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(4,083 words)

Author(s): Hazel Uzzell
No account of dyes in this period can be exhaustive while new evidence is continually forthcoming from archaeological excavations and documentary analysis, and while methods of detecting mordants and dyes are continually being improved. Dyes used during this period were derived from minerals, insects, shell-fish, lichens and fungi. For the earliest period under discussion we have little idea of how the dyes were actually used and whether they were used by professionals, or if the dyeing was being carried out in a more domestic situation. Later, there is evidence for dyeing being carried out as a business. For example, in Winchester excavations, houses IX/X and XII (13…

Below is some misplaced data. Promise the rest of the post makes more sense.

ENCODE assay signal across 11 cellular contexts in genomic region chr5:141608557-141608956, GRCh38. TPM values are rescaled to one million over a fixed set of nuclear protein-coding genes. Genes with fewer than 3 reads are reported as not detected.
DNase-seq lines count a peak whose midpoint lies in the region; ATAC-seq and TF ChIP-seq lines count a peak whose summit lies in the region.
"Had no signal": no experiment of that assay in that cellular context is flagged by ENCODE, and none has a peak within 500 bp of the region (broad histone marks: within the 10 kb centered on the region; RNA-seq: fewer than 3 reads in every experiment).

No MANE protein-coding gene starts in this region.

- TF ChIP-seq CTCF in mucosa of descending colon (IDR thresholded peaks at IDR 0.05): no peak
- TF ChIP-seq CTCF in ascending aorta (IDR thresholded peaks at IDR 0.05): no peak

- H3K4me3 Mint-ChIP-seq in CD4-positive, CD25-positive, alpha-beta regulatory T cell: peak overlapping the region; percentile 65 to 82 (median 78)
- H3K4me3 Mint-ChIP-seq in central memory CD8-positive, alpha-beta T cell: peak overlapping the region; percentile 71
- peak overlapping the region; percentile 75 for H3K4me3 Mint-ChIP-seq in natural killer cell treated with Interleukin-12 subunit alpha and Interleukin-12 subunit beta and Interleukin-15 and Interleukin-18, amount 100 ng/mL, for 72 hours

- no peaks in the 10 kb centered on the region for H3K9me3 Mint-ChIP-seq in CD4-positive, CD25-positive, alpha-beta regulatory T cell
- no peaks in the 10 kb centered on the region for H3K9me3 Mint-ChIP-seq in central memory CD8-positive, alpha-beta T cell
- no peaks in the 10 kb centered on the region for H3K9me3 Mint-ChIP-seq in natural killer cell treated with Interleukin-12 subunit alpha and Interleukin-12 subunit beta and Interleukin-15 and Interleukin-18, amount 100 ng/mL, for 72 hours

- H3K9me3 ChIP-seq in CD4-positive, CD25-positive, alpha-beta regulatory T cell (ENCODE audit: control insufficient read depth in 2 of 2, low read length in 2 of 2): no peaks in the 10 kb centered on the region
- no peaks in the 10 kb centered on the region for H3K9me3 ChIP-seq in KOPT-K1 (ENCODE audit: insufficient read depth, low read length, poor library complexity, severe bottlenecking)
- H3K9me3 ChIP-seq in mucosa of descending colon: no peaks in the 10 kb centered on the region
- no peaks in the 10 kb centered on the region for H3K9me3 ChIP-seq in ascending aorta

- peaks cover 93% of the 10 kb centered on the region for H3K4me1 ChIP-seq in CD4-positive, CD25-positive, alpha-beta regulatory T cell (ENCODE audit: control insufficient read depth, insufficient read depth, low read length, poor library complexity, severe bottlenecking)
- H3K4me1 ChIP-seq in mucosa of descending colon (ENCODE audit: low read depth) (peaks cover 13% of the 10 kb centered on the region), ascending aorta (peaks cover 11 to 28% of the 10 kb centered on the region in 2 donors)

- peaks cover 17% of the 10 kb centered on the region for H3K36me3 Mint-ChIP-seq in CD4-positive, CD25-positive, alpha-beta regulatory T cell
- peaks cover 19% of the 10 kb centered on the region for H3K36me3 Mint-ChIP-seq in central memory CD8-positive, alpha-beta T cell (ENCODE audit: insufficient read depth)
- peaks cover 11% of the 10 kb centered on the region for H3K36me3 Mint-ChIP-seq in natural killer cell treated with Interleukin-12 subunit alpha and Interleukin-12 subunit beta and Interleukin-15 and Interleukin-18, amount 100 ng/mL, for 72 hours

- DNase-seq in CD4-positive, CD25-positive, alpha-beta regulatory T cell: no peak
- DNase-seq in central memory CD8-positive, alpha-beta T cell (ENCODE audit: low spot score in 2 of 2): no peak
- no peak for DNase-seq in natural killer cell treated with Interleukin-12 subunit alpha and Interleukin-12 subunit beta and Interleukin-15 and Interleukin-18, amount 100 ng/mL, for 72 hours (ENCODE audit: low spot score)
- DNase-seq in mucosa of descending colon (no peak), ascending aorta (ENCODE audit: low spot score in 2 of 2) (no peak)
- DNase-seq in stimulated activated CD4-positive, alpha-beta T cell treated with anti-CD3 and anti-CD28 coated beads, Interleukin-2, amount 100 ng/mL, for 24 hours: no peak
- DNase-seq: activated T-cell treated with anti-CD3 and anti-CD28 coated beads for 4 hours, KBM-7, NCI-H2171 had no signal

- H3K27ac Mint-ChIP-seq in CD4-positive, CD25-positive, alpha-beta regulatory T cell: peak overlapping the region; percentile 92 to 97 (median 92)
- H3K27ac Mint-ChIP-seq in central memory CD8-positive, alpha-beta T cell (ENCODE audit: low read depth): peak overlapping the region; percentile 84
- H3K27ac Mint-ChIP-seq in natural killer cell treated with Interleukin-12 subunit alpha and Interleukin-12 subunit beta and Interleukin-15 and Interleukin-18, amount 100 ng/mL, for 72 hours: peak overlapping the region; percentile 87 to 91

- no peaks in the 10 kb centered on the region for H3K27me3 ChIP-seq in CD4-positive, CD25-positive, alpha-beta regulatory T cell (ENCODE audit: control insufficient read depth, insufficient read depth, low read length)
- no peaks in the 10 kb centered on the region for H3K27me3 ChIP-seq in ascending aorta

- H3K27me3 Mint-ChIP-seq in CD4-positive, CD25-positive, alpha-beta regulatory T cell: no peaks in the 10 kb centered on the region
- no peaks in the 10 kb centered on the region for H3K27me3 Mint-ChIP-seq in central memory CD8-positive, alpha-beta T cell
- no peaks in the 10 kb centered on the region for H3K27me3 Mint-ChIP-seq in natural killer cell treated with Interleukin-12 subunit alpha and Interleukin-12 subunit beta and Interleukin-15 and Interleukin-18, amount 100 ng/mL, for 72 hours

(786 words)

Author(s): John Munro | Gale R. Owen-Crocker | Hazel Uzzell
Kermes is the European term derived from the medieval Arabic kirmiz, meaning a 'worm'; and in this context it is close to the late Roman Latin term vermiculus